--The Lakers got the ideal draw heading into the Western Conference playoffs. While every team in the West won at least 50 games, and only 7 games separated the top-seeded Lakers from the 8th-seeded Nuggets, the Lakers match up well with Denver. The Lakers swept the season series without Pau Gasol, and the Nuggets are dealing with the distractions from Carmelo Anthony's recent DUI. The Nuggets play an exciting brand of basketball under George Karl, reminiscant of Paul Westhead's up-and-down shoot-first system, but that style is prone to mistakes and doesn't seem to be effective defensively.
If the Lakers get by Denver, then the winner of Houston and Utah awaits. Both teams had terrific seasons, but the Rockets have come back down to earth since their 22-game winning streak came to an end. Without Yao Ming, they just don't have a reliable inside force, and will struggle to guard Pau Gasol. Utah is as tough as any team in the NBA at home, but the Lakers would have the home-court advantage in that series, and they already have a win in Salt Lake City without Gasol.
I like how the Lakers matchup against the other potential Western Conference Finals foes, with the exception of San Antonio. The Spurs are the most disciplined and experienced team in the West, and if I were a betting man, then I would place money on them. Still, they have to get by Phoenix and possibly New Orleans or Dallas. At the end of the day though, the Lakers got the best draw of any team in the West, and that should take them to at least the conference finals.
--There has been much speculation about whether or not Kobe Bryant should be the MVP this season, and I strongly feel that he should. There's no question that Chris Paul of the Hornets has had a remarkable season, but Kobe's season has been absolutely incredible. The Lakers got better this year because Bryant finally learned how to make his teammates better, and he had to integrate Andrew Bynum and then Pau Gasol into the offense while still keeping his team at the top of the deepest and toughest conference in years. The MVP Award should go to the player who is most valuable to the league, not necessarily to an individual team, and it's hard to argue there is a better player out there right now than Bryant. If he doesn't win the award, then it may have more to do with the voters' personal bias then anything.
The Lakers should also be considered for two other post-season awards. I'm a bit surprised that no one is talking about Phil Jackson for Coach of the Year or Mitch Kupchak for Executive of the Year. No one in the mainstream media expected the Lakers to be better than they were last season, especially considering all of the drama surrounding Kobe Bryant. Jackson managed to keep his team together, effectively used his bench, weathered a storm of injuries, and managed to get Gasol to fit into his system quickly. Jackson may not be the loudest coach out there, but his accomplishments this season are no less remarkable than other top coaches like Byron Scott, Doc Rivers, Rick Adelman, or Stan Van Gundy.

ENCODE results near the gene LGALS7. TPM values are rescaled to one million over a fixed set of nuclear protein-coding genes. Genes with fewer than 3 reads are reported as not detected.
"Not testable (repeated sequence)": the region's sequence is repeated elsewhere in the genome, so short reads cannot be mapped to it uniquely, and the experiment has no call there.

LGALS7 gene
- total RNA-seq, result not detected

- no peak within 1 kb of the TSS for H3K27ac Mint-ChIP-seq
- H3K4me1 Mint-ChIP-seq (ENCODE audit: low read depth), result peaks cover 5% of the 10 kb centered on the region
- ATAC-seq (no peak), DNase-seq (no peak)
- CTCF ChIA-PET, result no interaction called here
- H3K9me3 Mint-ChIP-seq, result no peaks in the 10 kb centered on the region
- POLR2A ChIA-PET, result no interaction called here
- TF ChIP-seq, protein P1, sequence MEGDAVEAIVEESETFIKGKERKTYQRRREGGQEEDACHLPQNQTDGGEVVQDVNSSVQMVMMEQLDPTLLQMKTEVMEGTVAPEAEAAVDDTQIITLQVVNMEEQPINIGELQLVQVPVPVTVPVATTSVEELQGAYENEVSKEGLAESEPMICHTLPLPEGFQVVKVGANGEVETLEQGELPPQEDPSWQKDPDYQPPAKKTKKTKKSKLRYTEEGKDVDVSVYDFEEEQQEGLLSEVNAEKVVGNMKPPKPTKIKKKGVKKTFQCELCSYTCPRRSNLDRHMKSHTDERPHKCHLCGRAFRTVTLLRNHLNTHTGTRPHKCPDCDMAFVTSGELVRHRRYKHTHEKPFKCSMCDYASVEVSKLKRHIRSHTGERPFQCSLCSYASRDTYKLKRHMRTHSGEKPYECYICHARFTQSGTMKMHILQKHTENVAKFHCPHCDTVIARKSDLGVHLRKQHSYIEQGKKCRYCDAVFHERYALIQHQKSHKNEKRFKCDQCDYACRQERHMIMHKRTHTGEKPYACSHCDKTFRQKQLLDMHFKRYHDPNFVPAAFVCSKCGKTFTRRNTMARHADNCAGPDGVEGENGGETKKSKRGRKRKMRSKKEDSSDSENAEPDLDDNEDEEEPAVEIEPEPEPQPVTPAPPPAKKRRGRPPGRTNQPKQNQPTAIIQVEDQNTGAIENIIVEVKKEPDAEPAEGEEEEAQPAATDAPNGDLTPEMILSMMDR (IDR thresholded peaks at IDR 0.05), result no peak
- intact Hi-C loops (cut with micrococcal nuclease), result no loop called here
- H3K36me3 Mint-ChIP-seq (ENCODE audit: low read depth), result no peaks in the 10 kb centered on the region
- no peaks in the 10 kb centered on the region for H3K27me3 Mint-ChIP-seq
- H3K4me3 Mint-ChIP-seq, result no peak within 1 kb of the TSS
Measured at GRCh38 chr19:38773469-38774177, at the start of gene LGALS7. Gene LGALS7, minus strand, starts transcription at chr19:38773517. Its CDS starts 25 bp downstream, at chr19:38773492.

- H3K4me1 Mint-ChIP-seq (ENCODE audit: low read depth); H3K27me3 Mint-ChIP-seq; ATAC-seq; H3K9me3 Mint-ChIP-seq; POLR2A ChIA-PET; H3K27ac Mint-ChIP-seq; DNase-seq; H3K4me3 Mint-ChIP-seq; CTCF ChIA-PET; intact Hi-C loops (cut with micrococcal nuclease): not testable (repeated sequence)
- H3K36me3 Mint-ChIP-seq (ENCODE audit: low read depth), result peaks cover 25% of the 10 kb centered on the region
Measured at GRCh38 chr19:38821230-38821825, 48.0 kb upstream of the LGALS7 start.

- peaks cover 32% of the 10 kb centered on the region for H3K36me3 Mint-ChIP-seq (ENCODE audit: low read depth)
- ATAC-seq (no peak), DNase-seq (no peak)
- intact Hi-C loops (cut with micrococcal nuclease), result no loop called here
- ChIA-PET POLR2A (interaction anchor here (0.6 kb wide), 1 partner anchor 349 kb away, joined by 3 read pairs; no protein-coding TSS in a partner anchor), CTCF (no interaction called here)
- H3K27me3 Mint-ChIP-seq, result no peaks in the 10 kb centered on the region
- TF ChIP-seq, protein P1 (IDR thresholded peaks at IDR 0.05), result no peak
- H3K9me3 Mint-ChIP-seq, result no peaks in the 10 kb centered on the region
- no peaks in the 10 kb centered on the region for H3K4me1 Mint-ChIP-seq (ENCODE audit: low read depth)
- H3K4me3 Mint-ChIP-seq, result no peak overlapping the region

Some feel that Danny Ainge of the Celtics made the move of the year in acquiring Kevin Garnett before the season. It's hard to argue that, but Kupchak's midseason trade for Gasol was no less important. He single-handedly shook up the Western Conference, leading the Suns and Mavericks to match him by trading for Shaq and Jason Kidd respectively. But the Lakers got better after their trade, whereas the Suns and Mavericks actually fell in the standings. Kupchak's other moves finally paid off this season as Andrew Bynum realized much of his potential before being injured, Jordan Farmar turned into an important role player, and the Laker bench saved the day in numerous games. But GMs also have to relate with the media and their own players, and with the exception of Isiah Thomas, no NBA GM faces tougher media scrutiny than Kupchak. He refused to trade Bryant for two cents on the dollar, he refused to let Bynum get away easily, and he didn't hand over Lamar Odom in a deal he didn't like. He kept the organization on track throughout all of the preseason Kobe drama, and finally got the key piece the Lakers needed. Kupchak should absolutely be in the conversation for NBA Executive of the Year.
--Life isn't so great in Clipperland, where STAPLES Center's other team completed a dismal season last night. In a tough Western Conference, the deck was already stacked against the Clippers, but the team was further derailed by injuries to Elton Brand and Shaun Livington and a public feud between Donald Sterling and Mike Dunleavy. At this point, the Clippers need to hope beyond hope that they can hang onto Brand and Corey Maggette who can both opt out of their contracts this year. I'd bet on Maggette to leave for another team and a lot more money. For whatever reason, he's never quite seen eye-to-eye with Dunleavy. As for Brand, it's well known that he likes it here in LA, and already made a foray into the movie business. Still, he may want to go to a winning team and will have no shortage of suitors. I'd put his odds of staying at 50-50, and how the Clippers fare in the NBA Draft Lottery may have an impact. Many blue and red fans will be hoping the ping pong balls bounce such that they get Derrick Rose or Michael Beasley, but even OJ Mayo could be a possibility.